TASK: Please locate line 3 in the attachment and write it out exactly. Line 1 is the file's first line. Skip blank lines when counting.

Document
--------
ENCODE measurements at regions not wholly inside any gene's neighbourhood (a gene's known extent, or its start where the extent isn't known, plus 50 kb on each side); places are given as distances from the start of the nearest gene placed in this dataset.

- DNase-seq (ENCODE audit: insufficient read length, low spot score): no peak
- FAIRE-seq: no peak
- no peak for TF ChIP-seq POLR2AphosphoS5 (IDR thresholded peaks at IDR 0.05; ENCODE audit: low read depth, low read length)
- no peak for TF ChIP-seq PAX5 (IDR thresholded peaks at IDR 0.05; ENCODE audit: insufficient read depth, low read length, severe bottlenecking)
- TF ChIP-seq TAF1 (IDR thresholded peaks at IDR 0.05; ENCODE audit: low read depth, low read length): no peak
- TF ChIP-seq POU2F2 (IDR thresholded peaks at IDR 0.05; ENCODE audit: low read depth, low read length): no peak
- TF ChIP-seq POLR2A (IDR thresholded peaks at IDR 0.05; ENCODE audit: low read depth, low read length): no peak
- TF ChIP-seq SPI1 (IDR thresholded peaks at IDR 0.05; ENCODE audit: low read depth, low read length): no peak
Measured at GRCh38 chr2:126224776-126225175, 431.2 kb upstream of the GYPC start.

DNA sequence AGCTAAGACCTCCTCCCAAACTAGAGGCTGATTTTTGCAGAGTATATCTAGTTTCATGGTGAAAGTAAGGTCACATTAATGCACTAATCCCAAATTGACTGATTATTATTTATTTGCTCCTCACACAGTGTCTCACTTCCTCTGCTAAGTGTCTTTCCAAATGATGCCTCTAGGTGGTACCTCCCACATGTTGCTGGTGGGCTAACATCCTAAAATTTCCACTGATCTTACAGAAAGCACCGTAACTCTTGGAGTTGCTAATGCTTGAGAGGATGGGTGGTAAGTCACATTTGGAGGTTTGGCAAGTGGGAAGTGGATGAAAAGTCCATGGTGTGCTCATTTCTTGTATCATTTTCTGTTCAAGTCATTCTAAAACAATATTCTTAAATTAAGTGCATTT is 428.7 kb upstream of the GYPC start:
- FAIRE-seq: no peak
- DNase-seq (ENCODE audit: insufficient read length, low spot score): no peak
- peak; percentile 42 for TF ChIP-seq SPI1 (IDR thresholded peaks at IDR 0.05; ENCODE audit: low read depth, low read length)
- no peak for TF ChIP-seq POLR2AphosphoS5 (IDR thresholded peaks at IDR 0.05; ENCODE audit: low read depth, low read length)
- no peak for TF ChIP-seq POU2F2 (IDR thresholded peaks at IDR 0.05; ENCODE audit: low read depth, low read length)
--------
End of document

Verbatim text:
- FAIRE-seq: no peak